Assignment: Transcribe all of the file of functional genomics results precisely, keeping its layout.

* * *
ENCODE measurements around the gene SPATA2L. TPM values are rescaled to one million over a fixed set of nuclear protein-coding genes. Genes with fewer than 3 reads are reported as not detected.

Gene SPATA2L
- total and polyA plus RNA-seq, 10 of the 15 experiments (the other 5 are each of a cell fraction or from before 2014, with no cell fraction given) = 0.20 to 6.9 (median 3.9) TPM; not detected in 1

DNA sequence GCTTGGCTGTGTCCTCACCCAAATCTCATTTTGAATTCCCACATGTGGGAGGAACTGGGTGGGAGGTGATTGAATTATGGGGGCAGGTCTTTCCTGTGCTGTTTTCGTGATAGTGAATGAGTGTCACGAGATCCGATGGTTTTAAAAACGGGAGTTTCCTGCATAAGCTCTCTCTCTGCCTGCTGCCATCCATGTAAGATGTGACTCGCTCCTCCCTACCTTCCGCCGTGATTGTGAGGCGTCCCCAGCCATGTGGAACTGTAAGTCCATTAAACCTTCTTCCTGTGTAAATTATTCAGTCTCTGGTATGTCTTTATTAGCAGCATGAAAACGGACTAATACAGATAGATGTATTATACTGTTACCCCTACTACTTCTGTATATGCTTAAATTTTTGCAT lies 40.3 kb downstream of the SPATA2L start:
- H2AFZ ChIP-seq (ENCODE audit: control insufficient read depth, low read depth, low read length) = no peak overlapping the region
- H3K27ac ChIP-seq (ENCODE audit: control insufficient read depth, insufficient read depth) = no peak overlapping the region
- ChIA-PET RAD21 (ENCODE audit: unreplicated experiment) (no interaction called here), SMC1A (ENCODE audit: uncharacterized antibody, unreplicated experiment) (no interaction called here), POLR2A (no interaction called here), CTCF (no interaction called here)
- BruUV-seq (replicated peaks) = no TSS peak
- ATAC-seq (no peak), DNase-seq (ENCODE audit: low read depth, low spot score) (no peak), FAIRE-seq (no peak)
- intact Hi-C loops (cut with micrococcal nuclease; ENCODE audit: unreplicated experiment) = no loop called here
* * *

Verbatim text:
ENCODE measurements around the gene SPATA2L. TPM values are rescaled to one million over a fixed set of nuclear protein-coding genes. Genes with fewer than 3 reads are reported as not detected.

Gene SPATA2L
- total and polyA plus RNA-seq, 10 of the 15 experiments (the other 5 are each of a cell fraction or from before 2014, with no cell fraction given) = 0.20 to 6.9 (median 3.9) TPM; not detected in 1

DNA sequence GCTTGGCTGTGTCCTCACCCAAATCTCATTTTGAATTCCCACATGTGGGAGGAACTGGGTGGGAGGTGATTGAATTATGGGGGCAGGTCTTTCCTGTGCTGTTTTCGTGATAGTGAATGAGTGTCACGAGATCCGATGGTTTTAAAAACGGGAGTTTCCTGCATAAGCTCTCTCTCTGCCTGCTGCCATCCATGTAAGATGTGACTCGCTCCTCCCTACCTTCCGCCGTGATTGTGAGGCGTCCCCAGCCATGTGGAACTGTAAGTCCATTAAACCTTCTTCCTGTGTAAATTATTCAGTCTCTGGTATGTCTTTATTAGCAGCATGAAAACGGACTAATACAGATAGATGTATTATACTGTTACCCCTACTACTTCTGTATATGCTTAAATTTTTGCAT lies 40.3 kb downstream of the SPATA2L start:
- H2AFZ ChIP-seq (ENCODE audit: control insufficient read depth, low read depth, low read length) = no peak overlapping the region
- H3K27ac ChIP-seq (ENCODE audit: control insufficient read depth, insufficient read depth) = no peak overlapping the region
- ChIA-PET RAD21 (ENCODE audit: unreplicated experiment) (no interaction called here), SMC1A (ENCODE audit: uncharacterized antibody, unreplicated experiment) (no interaction called here), POLR2A (no interaction called here), CTCF (no interaction called here)
- BruUV-seq (replicated peaks) = no TSS peak
- ATAC-seq (no peak), DNase-seq (ENCODE audit: low read depth, low spot score) (no peak), FAIRE-seq (no peak)
- intact Hi-C loops (cut with micrococcal nuclease; ENCODE audit: unreplicated experiment) = no loop called here